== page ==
First off, the chart started making lower highs and lower lows in early 2021, after the excitement from the 2020 election cycle had all worn off. Cannabis stocks had experienced a big upswing in the fourth quarter of 2020, but, by spring 2021, a downtrend was clearly in place.
I remember exactly what caught my eye in July and August of this year. Quite simply, I noticed that YOLO wasn't going any lower. The lower lows (which had been a signature move on this chart for about 16 months) had dissipated, and the chart appeared to have stopped its endless decline.
Now did the price actually break above resistance? No. And that's where I missed one of the basic tenets of the Dave Keller investment process--to wait for confirmation of any change.
I've spoken and written about follow-through days, or the two-day rule, or whatever you want to call the idea that you need confirmation of a breakout before declaring the breakout. I did not have the patience to wait for a break above $6. So, instead of waiting for a breakout, I placed the order around $6. And I'm still waiting for that upside follow-through, with YOLO having broken below $4 this week.
Next, I ignored the momentum characteristics, which were clearly still negative. Note how many times the RSI bumped up to around the 60 level on short-term rallies, only to see the price revert lower soon after. In early December, the RSI briefly broke above 60, but, as this was happening, the price was forming a shooting star candle with an intraday high right at the well-established resistance level of $6.
Finally, and perhaps most embarrassingly, we have the long-term chronic underperformance, as illustrated by the relative strength ratio in the bottom panel.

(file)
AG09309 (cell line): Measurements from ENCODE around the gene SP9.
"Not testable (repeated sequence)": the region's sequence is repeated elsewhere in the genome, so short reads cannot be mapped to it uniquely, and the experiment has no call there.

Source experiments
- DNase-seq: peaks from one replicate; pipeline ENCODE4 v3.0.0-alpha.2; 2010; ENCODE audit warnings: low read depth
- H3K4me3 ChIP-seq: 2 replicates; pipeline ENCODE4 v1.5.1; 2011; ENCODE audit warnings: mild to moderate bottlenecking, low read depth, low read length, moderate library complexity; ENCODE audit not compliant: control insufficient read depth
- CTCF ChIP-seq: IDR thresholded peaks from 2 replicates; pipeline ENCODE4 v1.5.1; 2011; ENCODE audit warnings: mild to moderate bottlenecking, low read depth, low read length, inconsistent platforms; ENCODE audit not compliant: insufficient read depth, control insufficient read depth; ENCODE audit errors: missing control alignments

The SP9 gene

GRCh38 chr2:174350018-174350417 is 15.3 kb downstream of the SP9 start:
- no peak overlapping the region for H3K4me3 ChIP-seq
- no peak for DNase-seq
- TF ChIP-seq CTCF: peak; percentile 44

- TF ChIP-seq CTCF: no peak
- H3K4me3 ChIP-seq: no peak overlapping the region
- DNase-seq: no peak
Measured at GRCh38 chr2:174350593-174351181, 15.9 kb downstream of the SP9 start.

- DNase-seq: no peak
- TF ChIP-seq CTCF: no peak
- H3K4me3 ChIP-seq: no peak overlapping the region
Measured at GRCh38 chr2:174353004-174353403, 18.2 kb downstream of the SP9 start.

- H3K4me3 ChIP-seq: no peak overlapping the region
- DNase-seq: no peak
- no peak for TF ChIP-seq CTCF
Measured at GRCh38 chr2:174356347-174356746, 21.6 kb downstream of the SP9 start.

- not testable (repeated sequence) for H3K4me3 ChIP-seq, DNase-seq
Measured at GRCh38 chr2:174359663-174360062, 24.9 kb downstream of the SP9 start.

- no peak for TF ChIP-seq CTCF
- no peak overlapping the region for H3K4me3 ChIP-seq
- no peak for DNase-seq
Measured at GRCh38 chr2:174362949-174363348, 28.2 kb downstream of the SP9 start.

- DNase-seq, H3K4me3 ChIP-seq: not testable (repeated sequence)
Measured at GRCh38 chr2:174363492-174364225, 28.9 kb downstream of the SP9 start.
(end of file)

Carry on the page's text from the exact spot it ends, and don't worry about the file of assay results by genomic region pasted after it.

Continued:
So, in this case, I ignored something I tell our viewers at least 12 times a week: focus on charts with improving relative strength.
Full disclosure: I still own the position in YOLO. It's in a retirement account and I'm happy betting on long-term upside for this industry group. But, in my excitement at seeing a stalled downtrend in a group of which I'm fundamentally bullish, I managed to ignore what now appear to be clear signs that the chart was still bearish.
Why am I taking the time to relive this colossal miss at year-end 2022? Because I want to become a better investor, every single year. And the only way I'm really going to do so is by owning up to mistakes, reflecting on my decision-making process, and making changes to minimize the chances of having a similar mishap in 2023.
Your turn. What was your worst trade in 2022, and what did you learn from it?
By the way, want to see the other nine questions I ask myself at year-end? Just head on over to my YouTube channel.
P.S. Ready to upgrade your investment process? Check out my YouTube channel!
David Keller, CMT
Chief Market Strategist
Disclaimer: This blog is for educational purposes only and should not be construed as financial advice. The ideas and strategies should never be used without first assessing your own personal and financial situation, or without consulting a financial professional.
The author does not have a position in mentioned securities at the time of publication. Any opinions expressed herein are solely those of the author, and do not in any way represent the views or opinions of any other person or entity.